John Owens (merchant)
John Owens (1790 – 29 July 1846) was an English merchant and philanthropist, whose bequest helped found part of the University of Manchester.
Life and career
He was educated at a private school and began work for his father's firm about the age of 14. By 1819 he had become a partner in his father's business and was soon noted for his ability as a cotton buyer. His business prospered, and the firm traded with China, India, South America and the United States, dealing in many other commodities. For a time he was in partnership with Samuel Faulkner whose son George (1790–1860) was his closest friend. The business was carried on at Carpenter's Lane in Manchester while Owens resided at Nelson Street, Chorlton on Medlock. It is recorded that he was a man of very retiring habits who kept no company whatever. He spent evenings quietly among his books. He was a Liberal in politics and a Congregationalist by religion though in his later life he stopped worshipping in chapel and attended an Anglican church.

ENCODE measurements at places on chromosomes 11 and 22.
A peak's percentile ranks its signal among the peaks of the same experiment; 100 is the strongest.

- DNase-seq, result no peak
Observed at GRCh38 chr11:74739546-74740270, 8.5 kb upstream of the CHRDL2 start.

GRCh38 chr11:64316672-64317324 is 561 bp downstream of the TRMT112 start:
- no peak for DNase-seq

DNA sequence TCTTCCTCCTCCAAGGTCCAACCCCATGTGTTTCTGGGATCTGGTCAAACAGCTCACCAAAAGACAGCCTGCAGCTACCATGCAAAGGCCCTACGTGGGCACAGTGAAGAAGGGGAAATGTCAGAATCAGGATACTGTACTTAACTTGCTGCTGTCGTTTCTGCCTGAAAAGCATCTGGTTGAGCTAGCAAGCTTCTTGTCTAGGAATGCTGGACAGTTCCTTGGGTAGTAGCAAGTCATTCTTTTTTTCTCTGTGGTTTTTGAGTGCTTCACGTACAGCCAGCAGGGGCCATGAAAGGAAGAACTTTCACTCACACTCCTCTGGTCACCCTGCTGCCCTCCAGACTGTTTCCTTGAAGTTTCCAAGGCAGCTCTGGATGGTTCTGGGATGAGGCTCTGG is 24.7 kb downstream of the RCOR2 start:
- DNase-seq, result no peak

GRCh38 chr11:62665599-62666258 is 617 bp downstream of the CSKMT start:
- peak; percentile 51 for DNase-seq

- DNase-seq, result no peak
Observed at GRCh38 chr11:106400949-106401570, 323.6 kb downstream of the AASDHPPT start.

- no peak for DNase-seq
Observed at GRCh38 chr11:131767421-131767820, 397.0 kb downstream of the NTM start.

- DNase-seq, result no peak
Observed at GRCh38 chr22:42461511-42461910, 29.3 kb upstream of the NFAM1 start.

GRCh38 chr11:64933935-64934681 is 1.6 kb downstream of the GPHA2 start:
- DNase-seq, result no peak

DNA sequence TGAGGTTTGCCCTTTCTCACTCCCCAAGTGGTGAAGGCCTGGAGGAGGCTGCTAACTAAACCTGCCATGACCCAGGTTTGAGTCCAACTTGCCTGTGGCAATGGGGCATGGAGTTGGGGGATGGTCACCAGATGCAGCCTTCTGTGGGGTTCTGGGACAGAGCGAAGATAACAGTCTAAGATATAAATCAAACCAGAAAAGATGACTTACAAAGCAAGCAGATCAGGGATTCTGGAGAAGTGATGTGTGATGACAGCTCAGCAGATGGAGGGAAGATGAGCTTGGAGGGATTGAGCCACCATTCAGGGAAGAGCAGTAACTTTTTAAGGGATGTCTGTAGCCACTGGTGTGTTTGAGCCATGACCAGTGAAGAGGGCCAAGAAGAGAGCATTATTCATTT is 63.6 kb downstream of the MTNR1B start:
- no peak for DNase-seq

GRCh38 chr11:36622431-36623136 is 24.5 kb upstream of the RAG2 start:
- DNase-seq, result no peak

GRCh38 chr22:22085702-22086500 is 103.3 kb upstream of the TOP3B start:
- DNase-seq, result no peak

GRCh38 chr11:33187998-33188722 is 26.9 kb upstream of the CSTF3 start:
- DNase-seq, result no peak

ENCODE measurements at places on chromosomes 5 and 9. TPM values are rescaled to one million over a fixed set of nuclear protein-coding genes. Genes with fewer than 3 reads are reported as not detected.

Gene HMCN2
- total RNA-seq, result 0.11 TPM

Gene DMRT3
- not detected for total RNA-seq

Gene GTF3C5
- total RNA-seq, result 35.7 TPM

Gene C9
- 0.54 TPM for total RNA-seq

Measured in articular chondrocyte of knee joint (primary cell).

He suggested leaving his large fortune to his friend and partner George Faulkner, But, already a rich man, Faulkner advised him to bequeath it to trustees for the foundation of a college (Owens College, Manchester, opened 1851, now part of the University of Manchester), based upon his own ideas of education. His will was made in May 1845. He died in Manchester unmarried and without issue on 29 July 1846: his bequests to friends and charities amounted to some £52,000, while for the college he left £96,654. Among the conditions for its foundation the most important was that which discountenanced any sort of religious test for students or teachers. He was buried at St John's Church, Manchester: the memorial to him there was subsequently moved into the John Owens Building of the University.
- Charlton, H. B. (1951) Portrait of a University, 1851-1951. Manchester: Manchester University Press; pp. 22–27
- This article incorporates text from a publication now in the public domain: Chisholm, Hugh, ed. (1911). "article name needed". Encyclopædia Britannica (11th ed.). Cambridge University Press.